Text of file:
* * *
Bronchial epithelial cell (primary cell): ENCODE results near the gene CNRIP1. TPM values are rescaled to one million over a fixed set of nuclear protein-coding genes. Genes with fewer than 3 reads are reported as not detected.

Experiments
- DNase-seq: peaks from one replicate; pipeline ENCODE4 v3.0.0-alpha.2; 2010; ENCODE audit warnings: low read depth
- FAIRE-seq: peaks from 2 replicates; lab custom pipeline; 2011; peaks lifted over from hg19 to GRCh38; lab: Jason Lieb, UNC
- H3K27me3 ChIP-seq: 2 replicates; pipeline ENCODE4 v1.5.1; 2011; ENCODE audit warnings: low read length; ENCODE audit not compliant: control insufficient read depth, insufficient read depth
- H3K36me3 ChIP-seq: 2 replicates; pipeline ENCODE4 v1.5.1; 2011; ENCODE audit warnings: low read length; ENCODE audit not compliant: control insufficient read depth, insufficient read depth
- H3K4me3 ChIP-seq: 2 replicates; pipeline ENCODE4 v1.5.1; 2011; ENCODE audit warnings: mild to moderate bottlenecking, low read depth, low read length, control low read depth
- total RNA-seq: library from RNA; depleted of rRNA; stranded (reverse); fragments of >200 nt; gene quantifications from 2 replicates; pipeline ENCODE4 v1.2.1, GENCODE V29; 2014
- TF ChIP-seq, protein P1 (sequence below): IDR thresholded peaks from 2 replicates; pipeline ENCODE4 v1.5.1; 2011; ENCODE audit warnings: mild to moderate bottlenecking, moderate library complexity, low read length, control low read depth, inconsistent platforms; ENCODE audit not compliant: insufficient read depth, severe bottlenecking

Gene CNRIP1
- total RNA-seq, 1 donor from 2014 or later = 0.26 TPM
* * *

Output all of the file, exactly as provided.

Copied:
Bronchial epithelial cell (primary cell): ENCODE results near the gene CNRIP1. TPM values are rescaled to one million over a fixed set of nuclear protein-coding genes. Genes with fewer than 3 reads are reported as not detected.

Experiments
- DNase-seq: peaks from one replicate; pipeline ENCODE4 v3.0.0-alpha.2; 2010; ENCODE audit warnings: low read depth
- FAIRE-seq: peaks from 2 replicates; lab custom pipeline; 2011; peaks lifted over from hg19 to GRCh38; lab: Jason Lieb, UNC
- H3K27me3 ChIP-seq: 2 replicates; pipeline ENCODE4 v1.5.1; 2011; ENCODE audit warnings: low read length; ENCODE audit not compliant: control insufficient read depth, insufficient read depth
- H3K36me3 ChIP-seq: 2 replicates; pipeline ENCODE4 v1.5.1; 2011; ENCODE audit warnings: low read length; ENCODE audit not compliant: control insufficient read depth, insufficient read depth
- H3K4me3 ChIP-seq: 2 replicates; pipeline ENCODE4 v1.5.1; 2011; ENCODE audit warnings: mild to moderate bottlenecking, low read depth, low read length, control low read depth
- total RNA-seq: library from RNA; depleted of rRNA; stranded (reverse); fragments of >200 nt; gene quantifications from 2 replicates; pipeline ENCODE4 v1.2.1, GENCODE V29; 2014
- TF ChIP-seq, protein P1 (sequence below): IDR thresholded peaks from 2 replicates; pipeline ENCODE4 v1.5.1; 2011; ENCODE audit warnings: mild to moderate bottlenecking, moderate library complexity, low read length, control low read depth, inconsistent platforms; ENCODE audit not compliant: insufficient read depth, severe bottlenecking

Gene CNRIP1
- total RNA-seq, 1 donor from 2014 or later = 0.26 TPM